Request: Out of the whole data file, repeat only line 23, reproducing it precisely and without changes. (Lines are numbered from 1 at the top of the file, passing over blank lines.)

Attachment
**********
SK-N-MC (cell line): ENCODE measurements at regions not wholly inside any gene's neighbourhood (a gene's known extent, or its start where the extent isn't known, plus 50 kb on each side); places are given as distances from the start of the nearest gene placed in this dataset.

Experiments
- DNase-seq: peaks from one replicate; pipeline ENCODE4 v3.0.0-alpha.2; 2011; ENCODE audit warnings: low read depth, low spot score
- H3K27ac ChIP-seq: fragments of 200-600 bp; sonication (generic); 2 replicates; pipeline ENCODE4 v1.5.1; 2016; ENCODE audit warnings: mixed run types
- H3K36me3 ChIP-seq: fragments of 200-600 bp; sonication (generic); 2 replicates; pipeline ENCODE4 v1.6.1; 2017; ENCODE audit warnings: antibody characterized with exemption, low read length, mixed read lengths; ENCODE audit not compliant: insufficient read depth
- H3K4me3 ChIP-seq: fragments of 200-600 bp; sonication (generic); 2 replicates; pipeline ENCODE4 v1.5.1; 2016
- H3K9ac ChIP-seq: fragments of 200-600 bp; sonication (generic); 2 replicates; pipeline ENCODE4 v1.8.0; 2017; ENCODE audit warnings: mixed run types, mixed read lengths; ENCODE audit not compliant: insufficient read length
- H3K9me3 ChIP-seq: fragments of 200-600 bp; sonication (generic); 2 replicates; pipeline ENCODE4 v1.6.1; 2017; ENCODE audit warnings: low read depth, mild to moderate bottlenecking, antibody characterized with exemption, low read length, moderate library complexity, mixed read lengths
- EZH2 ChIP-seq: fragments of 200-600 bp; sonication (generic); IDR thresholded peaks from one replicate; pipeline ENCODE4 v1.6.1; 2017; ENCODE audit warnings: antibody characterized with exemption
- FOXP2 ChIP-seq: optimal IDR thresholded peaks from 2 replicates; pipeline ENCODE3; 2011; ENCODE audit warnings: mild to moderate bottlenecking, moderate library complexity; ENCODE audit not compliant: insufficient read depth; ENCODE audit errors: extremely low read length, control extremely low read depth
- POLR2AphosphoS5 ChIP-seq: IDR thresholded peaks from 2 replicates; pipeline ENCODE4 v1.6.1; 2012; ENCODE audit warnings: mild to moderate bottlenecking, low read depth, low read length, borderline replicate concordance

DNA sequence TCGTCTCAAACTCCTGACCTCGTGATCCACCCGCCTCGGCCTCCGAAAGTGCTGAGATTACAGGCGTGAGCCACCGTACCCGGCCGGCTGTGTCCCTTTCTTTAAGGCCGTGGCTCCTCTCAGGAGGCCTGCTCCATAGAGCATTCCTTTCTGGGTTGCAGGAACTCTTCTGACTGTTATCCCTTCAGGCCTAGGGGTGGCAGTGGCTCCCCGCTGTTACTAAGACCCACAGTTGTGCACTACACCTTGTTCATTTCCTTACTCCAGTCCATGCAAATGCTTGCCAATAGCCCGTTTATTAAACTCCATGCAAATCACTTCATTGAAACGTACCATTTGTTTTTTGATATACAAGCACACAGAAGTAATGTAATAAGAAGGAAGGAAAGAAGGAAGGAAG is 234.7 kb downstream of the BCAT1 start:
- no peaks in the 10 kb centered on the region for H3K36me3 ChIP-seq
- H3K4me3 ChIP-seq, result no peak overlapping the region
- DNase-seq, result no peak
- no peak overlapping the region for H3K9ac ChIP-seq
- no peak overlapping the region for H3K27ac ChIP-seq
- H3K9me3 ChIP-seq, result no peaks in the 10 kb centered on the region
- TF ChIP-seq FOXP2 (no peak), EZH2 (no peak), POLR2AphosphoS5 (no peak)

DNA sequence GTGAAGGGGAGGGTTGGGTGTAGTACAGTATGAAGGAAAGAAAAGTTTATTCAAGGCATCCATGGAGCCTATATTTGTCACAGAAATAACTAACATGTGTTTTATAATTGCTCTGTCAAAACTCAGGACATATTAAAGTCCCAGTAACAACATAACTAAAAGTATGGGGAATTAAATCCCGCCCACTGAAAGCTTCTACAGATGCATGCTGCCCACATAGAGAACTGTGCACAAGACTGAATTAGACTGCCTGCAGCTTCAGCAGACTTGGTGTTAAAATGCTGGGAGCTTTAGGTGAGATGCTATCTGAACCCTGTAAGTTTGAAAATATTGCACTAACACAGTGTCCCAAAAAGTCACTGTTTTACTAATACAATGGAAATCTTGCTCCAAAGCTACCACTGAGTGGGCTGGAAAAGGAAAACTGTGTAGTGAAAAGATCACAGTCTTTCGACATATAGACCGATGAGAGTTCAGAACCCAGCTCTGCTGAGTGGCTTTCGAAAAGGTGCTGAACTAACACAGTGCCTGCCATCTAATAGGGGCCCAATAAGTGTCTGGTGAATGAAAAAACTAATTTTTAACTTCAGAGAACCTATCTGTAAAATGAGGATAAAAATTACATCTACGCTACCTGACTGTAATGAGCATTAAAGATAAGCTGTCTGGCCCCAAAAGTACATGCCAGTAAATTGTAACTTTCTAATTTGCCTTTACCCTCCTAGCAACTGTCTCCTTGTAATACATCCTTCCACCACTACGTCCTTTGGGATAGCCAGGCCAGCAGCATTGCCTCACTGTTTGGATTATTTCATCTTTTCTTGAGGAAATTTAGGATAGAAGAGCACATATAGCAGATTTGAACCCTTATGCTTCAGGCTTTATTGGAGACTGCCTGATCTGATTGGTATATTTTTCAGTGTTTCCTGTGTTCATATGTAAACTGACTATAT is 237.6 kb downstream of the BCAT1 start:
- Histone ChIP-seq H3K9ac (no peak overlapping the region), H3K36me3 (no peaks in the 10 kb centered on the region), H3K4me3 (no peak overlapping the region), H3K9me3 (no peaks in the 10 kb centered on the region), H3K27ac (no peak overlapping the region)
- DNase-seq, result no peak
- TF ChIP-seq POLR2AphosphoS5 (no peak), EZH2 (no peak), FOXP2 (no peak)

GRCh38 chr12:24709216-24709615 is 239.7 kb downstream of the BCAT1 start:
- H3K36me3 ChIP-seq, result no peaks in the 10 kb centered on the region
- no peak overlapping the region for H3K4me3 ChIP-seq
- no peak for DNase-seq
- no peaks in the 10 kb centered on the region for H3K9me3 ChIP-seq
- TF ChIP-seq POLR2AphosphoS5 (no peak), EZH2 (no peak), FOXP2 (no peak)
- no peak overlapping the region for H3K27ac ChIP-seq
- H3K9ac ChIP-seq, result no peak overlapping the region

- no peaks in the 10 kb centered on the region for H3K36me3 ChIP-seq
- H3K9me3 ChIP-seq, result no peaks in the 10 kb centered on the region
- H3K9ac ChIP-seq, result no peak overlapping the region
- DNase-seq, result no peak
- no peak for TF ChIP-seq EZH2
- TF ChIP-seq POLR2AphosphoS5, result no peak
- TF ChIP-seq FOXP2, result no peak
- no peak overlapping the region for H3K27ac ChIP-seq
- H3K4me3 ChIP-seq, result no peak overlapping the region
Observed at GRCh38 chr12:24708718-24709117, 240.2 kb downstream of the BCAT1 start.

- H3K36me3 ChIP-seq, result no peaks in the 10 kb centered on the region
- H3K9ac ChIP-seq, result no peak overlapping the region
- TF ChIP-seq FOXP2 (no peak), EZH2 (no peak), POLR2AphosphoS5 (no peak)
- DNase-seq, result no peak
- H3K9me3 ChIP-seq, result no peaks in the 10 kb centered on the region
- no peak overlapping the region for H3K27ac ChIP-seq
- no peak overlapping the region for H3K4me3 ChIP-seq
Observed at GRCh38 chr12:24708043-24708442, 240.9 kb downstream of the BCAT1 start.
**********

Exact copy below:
- TF ChIP-seq POLR2AphosphoS5 (no peak), EZH2 (no peak), FOXP2 (no peak)